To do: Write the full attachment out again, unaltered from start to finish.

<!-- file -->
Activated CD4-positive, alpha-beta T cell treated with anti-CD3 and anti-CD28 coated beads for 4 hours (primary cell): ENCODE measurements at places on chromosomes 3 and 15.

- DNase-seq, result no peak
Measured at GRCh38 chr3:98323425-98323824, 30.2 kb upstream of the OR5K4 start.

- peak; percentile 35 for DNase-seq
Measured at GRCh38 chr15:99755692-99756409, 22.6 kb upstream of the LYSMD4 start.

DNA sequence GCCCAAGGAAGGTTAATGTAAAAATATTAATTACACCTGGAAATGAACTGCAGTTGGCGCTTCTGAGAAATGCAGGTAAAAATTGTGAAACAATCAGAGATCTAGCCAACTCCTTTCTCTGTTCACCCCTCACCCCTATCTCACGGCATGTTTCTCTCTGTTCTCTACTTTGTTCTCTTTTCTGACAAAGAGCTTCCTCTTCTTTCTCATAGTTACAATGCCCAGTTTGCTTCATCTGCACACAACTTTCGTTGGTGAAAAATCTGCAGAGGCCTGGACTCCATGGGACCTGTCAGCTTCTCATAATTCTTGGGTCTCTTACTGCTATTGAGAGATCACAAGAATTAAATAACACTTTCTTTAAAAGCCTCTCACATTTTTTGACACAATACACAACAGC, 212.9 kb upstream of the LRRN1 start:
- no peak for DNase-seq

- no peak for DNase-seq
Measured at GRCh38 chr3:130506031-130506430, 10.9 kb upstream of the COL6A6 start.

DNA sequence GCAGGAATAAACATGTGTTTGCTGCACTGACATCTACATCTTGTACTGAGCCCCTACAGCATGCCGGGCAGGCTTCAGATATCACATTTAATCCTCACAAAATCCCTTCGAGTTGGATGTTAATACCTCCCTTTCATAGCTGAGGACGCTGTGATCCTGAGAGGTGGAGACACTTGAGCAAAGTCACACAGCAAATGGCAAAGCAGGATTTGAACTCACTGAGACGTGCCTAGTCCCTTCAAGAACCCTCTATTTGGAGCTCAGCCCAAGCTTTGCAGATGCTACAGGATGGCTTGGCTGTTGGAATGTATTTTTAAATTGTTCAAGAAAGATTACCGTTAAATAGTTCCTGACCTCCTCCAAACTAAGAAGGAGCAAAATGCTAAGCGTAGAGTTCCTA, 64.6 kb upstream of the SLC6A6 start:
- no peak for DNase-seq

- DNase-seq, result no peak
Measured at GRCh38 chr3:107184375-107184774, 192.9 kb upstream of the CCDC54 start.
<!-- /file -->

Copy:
Activated CD4-positive, alpha-beta T cell treated with anti-CD3 and anti-CD28 coated beads for 4 hours (primary cell): ENCODE measurements at places on chromosomes 3 and 15.

- DNase-seq, result no peak
Measured at GRCh38 chr3:98323425-98323824, 30.2 kb upstream of the OR5K4 start.

- peak; percentile 35 for DNase-seq
Measured at GRCh38 chr15:99755692-99756409, 22.6 kb upstream of the LYSMD4 start.

DNA sequence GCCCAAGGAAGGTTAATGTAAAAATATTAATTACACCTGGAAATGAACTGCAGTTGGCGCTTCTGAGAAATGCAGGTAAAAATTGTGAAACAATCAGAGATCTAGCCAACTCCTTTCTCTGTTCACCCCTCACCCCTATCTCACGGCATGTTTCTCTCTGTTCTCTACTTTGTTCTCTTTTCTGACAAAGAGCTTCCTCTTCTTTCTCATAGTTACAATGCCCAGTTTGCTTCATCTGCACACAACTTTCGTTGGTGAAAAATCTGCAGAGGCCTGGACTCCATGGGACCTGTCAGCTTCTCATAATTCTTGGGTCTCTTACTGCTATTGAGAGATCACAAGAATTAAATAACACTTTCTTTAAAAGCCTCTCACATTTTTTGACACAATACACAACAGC, 212.9 kb upstream of the LRRN1 start:
- no peak for DNase-seq

- no peak for DNase-seq
Measured at GRCh38 chr3:130506031-130506430, 10.9 kb upstream of the COL6A6 start.

DNA sequence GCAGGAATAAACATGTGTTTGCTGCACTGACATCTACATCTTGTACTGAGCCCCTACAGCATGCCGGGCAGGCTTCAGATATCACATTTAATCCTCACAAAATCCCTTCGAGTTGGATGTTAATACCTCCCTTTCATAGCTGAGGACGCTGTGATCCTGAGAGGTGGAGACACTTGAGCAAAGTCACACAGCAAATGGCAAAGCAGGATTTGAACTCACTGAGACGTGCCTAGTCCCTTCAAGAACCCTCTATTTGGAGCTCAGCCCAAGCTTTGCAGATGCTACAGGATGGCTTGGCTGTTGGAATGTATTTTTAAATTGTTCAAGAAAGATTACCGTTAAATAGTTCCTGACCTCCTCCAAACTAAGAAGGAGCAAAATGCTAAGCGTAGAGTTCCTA, 64.6 kb upstream of the SLC6A6 start:
- no peak for DNase-seq

- DNase-seq, result no peak
Measured at GRCh38 chr3:107184375-107184774, 192.9 kb upstream of the CCDC54 start.